I ran across a Chrome extension for highlights, annotations, and tagging tonight. It’s called Learning Paths. It works roughly as advertised for creating and saving highlights and annotations online. With a social silo log in process (I didn’t see an email login option), you’ve quickly got an account on the service.
You can then use the extension to highlight, tag, and annotate web pages. One can export their data as a .csv file which is nice. They’ve also got an online dashboard which displays all your data and has the ability to see public data from other users as well.
One of the interesting pieces they support is allowing users to tweet a thread from all their highlights of a piece online. Upon seeing this I thought it might make a useful feature for getting data into one’s personal wiki, website, or digital garden, particularly now that ThreadReaderApp supports posting unrolled Twitter threads to one’s Micropub enabled website.
So the workflow goes something like this (with links to examples of my having tried it along the way):
- Use Learning Paths to highlight an article;
- Use the sharing interface to share the highlights as a Twitter thread;
- Make any modifications to the Twitter thread and then post;
- Go to the thread and reply to one of the tweets with “@ThreadReaderApp unroll”;
- Log into your ThreadReaderApp account to see the thread;
- Go to your “My Authored Threads” tab;
- Click on the “Publish n Tweets to Blog” button for the appropriate thread (and handle any authentication/authorization workflow);
- The thread of highlights should now be on your website;
While this works relatively well, there are a few drawbacks:
- The UI for the annotations is a bit flaky at times and in my experience often disappears before you’ve had a chance to save them.
- The workflow misses out on any of the annotations and tags you might add to each of the highlights (unless you manually add them to the thread, and even then you may run out of space/characters).
- The appearance of the thread on your site is simply what you get.
While the idea works roughly in practice, it isn’t as optimal as the workflow or data fidelity I’ve found in using more robust tooling like that found in Hypothes.is for which I’ve also built a better UI on my website.
Still others, might appreciate the idea, so have at it! I’d love to see others’ ideas about owning their highlights, annotations, and related data in a place they control.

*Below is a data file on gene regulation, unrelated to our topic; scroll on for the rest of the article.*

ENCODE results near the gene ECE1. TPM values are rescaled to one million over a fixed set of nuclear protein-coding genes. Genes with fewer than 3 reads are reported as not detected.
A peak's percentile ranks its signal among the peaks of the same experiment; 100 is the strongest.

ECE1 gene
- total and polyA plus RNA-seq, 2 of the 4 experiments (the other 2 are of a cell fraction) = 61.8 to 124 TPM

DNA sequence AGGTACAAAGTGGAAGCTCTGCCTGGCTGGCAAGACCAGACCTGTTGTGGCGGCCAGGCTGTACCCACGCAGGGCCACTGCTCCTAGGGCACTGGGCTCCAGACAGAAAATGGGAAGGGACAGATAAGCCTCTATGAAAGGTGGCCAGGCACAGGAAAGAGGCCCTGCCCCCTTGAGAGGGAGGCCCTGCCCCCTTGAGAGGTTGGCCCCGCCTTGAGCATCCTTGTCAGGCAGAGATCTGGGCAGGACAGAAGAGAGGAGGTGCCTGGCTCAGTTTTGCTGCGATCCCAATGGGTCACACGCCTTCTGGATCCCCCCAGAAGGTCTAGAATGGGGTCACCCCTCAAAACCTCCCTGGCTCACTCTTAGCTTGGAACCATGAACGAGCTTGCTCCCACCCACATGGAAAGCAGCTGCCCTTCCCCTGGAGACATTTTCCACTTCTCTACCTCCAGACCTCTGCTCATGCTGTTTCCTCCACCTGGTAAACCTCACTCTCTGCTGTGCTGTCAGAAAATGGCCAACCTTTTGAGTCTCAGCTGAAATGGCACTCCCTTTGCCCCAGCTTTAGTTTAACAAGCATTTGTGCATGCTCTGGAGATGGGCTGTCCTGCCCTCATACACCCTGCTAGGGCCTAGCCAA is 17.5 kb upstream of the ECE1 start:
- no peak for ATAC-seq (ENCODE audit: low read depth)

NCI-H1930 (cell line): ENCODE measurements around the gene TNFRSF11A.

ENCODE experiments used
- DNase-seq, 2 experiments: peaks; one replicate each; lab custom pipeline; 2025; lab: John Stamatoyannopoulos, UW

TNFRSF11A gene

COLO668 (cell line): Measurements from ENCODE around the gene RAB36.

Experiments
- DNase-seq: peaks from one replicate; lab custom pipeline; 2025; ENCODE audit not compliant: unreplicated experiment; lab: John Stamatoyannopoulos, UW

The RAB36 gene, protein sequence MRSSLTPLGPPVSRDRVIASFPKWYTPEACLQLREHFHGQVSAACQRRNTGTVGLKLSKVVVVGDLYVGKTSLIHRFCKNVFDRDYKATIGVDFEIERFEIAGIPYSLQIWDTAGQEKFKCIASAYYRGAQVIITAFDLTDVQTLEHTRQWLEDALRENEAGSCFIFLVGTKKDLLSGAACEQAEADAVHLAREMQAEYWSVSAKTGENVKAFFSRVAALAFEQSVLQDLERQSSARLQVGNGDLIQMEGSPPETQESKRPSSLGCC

I wish @ThreadReaderApp had the ability to authenticate into my personal website & publish a copy of my tweetstorms into my blog using Micropub. This would be a great way to leverage existing infrastructure and to allow people to put their [more…]https://t.co/maWditNLNB
— Chris Aldrich (@ChrisAldrich) March 6, 2020
I would often see people post tweetstorms, long threads of related tweets, to tell an extended story.
Invariably people see these threads and say “Why don’t/didn’t you just post that on your website as a blog post instead?”
(In fact, why don’t you try it on this very tweet?)
I’ve personally been using the #IndieWeb concept of P.O.S.S.E. (Post on your Own Site and Syndicate Elsewhere) for a while now. I’ll post my content on my personal website first and only then syndicate a copy to Twitter.
But today, for the first time in a very LONG time, I’m posting this particular thread to Twitter first…
Then when I’m done, I’ll roll it all up conveniently using the awesome @ThreadReaderApp which will put a nice readable version on their site.
Sadly, I don’t own that copy…
It really needs to be on my blog for that to work, right?!
“But wait. There’s more.” as they say in advertising.
Yes, you guessed it! It’s that wondrous “Publish to Blog” button!!
With a quick click, @ThreadReaderApp will authenticate and I can authorize it to publish to my WordPress site on my behalf.
I can now publish the entire thread to my own website!!
Now this thread that I’ve published to Twitter will live forever archived on my own website as its own stand-alone blogpost.
I’m not sure how often I’m prone to do this in the future, but I hope we won’t hear that “Why didn’t you just post that on your own website as a blogpost?” as frequently.
With just a button push, I’ll be able to quickly and simply cross-post my Twitter threads on Twitter directly to my website!
I’ll mention for the masses that this publishing functionality is only possible courtesy of a W3C recommendation (aka web standard) known as Micropub.
Because it’s a web standard, @ThreadReaderApp can build the functionality once & it should work on dozens of platforms including @WordPress @Drupal @WithKnown @CraftCMS @Jekyllrb @GetKirby @GoHugoIO @MicroDotBlog among a growing set of others.
Some of these may have built-in or core support for the standard while others may require a simple plugin or module to support this functionality.
Don’t see your platform supported yet? Ask your CMS or platform provider to provide direct support.
There’s lots of open source implementations already out there in various languages and there’s a fantastic test suite available for developers.
I’ll also give a quick shout out to @iAWriter which also just added Micropub support to let people use their editor to post to their websites.
And of course once you’ve realized that your platform supports Micropub to publish to your website, why not try out one of the dozens of other Micropub clients out there?
They support a variety of post or content types from full articles to photos and geolocation to bookmarks. The sky’s the limit.
Some of my favorites are Quill, OwnYourSwarm, Omnibear, and Teacup. And let’s not forget social feed readers like Monocle and Indigenous that let you read and respond to content directly in your feed reader! (I no longer miss Google Reader, now I just feel sorry for them.)
Congratulations again to @ThreadReaderApp for helping to lead the way in the corporate social space for support of the awesomeness that Micropub allows.